The year we have just been through will be remembered for a long time. I spent most of the year working from my home office (a single room not much bigger than a cell, although at times it did feel like one). My commute was cut from 60 minutes to 6 seconds – which was great. I got to spend more time with my wife and children – which was great (for me at least). Allegedly I saved money by not using the train (although my bank balance wouldn’t agree).
From an investment perspective, I think most will look back on 2020 as the year of Zoom and Tesla. A year where NASDAQ left most in its wake. A year of unprecedented central bank intervention and stimulus. A year that witnessed the quickest fall and bounce back from many metrics surrounding stock markets and economic statistics. A year which saw China – where the Coronavirus was first identified and became an epidemic which then spread globally to become a pandemic – saw its economy shut, then open and by the end of the year seemingly operate as if nothing happened (if only the rest of the world could say the same…). A year that politically saw a change in the White House and the UK and Europe part ways. Bitcoin probably deserves a mention, but would that be from an investment perspective, a speculative perspective or just an interesting aside?
One great thing about this profession of ours is the quantity of data that is generated. It could be argued that its one of the not so great things about our profession too, but I quite like looking at numbers and charts and graphs, so with the calendar rolling over, please find attached and below links to some that we think will help put 2020 into some perspective.
The table below (link to the file above) is updated monthly and simply shows returns (in Sterling – with income reinvested – source Financial Express) for a large number of indices. The indices are equity, fixed income, commodity, currency and total about sixty. If you think there are any major ones missing, please do not hesitate to get in touch to see if we can add them for you. The link has data going back to mid-2013.
As the table shows, 2020 was a year that had a number of indexes with double digit returns (FTSE Korea, FTSE World, MSCI Emerging Markets, Nikkei 225, S&P 500 for instance); it also had a number of indices that lost money, and a handful that lost double digit returns (FTSE 100 and FTSE All Share being two of these five).
We think the “Red and Green” reports are a great way to look at the long-term powers of investing. Below is an example of the MSCI United Kingdom report, but the hyperlink above includes many of the major indices. Once again, if there are any indices missing that you would like to see, please do not hesitate in getting in touch and we’ll see what we can do for you.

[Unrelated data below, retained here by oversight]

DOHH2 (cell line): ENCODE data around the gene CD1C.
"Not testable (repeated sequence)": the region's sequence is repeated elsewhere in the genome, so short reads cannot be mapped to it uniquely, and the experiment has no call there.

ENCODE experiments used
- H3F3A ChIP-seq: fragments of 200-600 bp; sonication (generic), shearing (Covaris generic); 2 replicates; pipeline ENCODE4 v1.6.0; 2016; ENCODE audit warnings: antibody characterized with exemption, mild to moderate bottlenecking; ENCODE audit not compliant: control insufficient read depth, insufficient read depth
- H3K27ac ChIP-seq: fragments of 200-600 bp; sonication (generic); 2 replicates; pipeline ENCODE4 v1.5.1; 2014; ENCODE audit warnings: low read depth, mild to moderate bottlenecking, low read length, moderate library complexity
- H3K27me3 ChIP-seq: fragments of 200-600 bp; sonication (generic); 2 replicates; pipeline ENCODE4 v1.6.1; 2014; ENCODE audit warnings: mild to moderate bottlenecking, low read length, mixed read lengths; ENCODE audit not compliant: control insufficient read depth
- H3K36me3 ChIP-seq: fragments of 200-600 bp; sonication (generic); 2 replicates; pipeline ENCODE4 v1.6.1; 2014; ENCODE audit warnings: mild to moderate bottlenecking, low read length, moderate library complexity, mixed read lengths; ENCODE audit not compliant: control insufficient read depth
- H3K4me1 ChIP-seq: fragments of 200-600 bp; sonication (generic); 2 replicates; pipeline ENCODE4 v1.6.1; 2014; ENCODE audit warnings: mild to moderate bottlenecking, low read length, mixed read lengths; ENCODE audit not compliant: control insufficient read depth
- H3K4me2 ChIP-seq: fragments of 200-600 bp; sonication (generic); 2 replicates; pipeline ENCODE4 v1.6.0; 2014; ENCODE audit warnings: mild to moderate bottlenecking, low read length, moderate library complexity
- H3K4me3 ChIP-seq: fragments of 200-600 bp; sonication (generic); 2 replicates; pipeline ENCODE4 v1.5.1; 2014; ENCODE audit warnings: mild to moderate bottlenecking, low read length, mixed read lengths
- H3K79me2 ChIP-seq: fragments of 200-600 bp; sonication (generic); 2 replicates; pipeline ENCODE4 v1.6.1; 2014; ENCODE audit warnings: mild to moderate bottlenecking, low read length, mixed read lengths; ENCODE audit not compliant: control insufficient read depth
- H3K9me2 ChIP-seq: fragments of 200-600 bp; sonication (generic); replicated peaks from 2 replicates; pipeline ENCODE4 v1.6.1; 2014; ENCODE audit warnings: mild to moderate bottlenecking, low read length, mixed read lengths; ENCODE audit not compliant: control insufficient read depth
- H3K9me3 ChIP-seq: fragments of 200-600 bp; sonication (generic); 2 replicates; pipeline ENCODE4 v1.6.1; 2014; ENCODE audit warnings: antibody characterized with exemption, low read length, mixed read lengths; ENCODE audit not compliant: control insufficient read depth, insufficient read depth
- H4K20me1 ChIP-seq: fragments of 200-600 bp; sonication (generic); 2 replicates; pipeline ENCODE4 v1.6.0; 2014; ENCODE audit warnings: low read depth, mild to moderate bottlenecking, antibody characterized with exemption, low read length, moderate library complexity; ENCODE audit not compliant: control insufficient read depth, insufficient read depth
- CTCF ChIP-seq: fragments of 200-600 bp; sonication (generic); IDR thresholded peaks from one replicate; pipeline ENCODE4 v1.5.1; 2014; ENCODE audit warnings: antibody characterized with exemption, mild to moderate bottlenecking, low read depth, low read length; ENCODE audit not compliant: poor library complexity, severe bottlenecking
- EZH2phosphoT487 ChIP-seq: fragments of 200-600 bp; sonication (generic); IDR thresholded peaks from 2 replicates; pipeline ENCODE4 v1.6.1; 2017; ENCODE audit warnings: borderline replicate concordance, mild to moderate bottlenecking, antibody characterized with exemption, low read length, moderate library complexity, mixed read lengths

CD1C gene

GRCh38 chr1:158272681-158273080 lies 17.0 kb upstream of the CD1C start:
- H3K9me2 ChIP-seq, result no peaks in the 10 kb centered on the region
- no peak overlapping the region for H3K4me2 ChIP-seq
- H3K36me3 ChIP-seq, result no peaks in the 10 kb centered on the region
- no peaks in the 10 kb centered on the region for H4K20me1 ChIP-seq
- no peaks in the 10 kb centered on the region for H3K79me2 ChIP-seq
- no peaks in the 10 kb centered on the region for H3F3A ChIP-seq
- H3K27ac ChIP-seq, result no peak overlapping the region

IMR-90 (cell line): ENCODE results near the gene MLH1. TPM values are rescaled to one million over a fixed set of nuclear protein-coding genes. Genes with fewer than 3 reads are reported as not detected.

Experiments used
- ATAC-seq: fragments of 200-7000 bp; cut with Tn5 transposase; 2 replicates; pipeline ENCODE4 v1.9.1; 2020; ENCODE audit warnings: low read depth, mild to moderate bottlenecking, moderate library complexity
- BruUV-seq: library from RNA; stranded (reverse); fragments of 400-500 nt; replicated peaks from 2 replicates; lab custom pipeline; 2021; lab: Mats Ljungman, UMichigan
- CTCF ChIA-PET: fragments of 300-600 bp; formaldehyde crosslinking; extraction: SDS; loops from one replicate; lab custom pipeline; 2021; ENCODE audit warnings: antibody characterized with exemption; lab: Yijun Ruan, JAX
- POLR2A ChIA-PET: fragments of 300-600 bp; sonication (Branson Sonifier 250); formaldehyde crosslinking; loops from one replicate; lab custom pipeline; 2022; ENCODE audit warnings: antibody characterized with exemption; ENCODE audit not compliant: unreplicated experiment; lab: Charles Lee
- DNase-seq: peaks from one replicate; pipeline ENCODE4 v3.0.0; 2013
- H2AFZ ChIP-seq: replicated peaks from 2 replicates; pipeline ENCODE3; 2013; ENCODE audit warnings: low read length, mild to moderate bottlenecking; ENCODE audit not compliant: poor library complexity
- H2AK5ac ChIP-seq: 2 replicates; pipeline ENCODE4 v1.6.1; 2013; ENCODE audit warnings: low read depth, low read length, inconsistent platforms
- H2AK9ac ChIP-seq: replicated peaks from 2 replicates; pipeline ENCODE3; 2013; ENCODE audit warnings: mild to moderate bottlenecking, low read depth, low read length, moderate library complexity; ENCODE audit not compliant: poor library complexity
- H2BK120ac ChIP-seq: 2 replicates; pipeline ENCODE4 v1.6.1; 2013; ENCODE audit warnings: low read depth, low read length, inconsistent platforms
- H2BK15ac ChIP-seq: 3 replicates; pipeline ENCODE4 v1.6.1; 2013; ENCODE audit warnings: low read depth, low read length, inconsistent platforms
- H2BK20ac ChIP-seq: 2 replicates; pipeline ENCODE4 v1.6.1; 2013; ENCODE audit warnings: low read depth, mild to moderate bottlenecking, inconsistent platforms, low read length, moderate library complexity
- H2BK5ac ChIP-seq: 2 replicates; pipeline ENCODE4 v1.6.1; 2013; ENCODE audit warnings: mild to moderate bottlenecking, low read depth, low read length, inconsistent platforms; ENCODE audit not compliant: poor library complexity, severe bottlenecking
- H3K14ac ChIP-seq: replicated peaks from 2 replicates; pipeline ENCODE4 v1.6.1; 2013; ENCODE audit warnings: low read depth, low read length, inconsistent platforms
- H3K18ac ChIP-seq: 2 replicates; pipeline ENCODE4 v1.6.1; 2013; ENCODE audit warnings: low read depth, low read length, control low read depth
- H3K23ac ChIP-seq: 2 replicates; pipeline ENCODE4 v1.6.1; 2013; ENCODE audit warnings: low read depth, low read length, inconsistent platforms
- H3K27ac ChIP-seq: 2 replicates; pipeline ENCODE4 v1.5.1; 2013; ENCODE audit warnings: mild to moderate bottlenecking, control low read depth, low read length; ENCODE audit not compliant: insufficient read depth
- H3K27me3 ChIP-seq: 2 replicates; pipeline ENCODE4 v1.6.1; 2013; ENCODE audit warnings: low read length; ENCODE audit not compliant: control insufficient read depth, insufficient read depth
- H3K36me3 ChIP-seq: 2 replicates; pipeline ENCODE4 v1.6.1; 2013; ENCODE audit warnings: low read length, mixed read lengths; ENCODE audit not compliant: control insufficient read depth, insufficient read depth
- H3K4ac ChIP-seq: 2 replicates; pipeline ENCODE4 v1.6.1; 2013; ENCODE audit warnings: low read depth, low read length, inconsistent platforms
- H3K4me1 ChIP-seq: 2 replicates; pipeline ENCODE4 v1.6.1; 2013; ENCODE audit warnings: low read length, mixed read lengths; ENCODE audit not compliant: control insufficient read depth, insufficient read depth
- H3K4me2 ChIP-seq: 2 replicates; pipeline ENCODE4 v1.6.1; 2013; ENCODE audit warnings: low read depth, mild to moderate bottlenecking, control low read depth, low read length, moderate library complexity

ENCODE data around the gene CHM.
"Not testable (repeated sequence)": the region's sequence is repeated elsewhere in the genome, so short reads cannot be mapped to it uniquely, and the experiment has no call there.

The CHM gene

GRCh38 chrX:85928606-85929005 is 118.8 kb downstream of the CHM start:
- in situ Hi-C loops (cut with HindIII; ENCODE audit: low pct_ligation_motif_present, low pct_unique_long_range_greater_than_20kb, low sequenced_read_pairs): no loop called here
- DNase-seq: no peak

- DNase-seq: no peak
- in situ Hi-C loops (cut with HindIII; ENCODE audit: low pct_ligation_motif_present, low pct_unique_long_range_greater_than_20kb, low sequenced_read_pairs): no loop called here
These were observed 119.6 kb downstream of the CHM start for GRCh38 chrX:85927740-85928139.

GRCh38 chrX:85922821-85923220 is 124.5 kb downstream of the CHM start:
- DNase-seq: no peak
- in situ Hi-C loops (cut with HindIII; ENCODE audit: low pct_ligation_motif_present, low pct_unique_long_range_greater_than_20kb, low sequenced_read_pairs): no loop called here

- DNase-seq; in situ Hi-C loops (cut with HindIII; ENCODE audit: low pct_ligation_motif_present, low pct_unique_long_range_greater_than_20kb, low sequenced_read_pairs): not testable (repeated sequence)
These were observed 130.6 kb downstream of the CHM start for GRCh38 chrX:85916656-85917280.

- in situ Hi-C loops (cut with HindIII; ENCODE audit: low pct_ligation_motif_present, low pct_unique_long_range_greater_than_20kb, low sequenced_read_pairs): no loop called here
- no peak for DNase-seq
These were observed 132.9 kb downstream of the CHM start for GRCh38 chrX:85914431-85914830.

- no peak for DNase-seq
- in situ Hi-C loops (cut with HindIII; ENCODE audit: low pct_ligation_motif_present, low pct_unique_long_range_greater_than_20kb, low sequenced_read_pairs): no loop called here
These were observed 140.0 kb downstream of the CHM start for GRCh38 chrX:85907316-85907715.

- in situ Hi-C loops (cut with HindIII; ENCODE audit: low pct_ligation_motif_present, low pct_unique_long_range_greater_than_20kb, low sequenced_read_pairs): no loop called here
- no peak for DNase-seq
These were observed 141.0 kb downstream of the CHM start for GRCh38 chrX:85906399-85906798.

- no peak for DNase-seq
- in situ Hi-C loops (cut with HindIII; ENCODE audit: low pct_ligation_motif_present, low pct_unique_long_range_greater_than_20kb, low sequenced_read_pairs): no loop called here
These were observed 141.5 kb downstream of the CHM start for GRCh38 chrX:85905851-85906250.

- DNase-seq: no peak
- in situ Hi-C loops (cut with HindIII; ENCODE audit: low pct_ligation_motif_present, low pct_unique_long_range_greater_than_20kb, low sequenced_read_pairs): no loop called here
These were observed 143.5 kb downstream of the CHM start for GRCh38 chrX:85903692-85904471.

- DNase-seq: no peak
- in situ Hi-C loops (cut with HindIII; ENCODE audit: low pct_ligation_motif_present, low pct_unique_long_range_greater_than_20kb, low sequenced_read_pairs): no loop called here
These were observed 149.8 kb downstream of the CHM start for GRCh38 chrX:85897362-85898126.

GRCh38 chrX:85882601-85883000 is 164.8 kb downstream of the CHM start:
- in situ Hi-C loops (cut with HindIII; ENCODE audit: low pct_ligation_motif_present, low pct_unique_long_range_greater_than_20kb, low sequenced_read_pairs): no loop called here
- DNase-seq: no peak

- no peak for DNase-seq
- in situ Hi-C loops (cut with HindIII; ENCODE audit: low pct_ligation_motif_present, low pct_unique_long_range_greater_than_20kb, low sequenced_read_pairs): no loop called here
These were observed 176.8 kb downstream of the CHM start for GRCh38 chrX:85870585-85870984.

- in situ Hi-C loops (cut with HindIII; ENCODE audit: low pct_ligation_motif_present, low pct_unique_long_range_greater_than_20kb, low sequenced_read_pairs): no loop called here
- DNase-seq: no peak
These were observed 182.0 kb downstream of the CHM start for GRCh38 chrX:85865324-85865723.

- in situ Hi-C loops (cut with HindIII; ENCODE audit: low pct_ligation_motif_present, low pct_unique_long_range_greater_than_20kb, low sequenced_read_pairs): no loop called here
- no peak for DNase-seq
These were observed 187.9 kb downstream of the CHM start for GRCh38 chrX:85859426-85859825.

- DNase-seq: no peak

The table is very simple to understand. It is split according to month and year, and also includes the annual return and the quarterly return of the index. If the return has been positive, it is green; negative will show a red output.
The tables at the top of the report below give some simple outputs. For instance, the data below contains 590 monthly datapoints. 340 have been positive, 250 negative which works out at 57:63%: 42.37% ratio. But, when looking at the number of quarterly observations (calendar quarters as opposed to rolling quarters) this number rises to 127 positive and 64 negative which transpires to 66.49%: 33.51%. Simply put, the longer you have to invest, the greater the change you have to witness more positive periods of return than negative ones.
2020 was not a great year for investing in the UK as it registered a negative return overall (even though six of the twelve months were positive, and November showing a double-digit monthly return), but with 46 calendar years’ worth of data in the table below, and 35 of those being positive, it looks like the odds are stacked in your favour if you have a long-enough time horizon.
The table shows more green output than red. There is no denying there is risk in investing, and this table proves that, but we believe this shows some perspective. Obviously different indices and asset classes show different outputs.
The table above (going back to 1981) shows annual returns for a number of major indices and sorted from best to worst. Each index has its own colour key and proves, if ever it were needed that a diversified portfolio spreads risk as one index is never at the top consistently. Interesting to see that the Nasdaq Composite has been the best performing index for the past two years. Admittedly this is not the easiest to see on this document – downloading the file (hyperlink above) might be less straining on the eyes.
The histogram below highlights the annual return of the index in question split into a 5% range with +30% and -30% being the extreme edges of the chart. The most recent year is highlighted in green and the stacked nature of the table has the most recent year at the top of the bar. For example, in 2020 the MSCI Emerging Markets index returned between 15% to 20%. The last time a return was achieved in this range was 2006, and the time before that 2004. As can be seen below, the index experiences a large number of annual returns greater than +30%, but has also had 6 years when returns have been -15% or more.
Once again, if there are any indices that you want us to include that are not in the hyperlink above, please do not hesitate to get in contact with us.
We believe the tables / charts above are a great guide to share with clients who might be concerned about the merits of investing over the medium to longer term and we look forward to updating them as time progresses.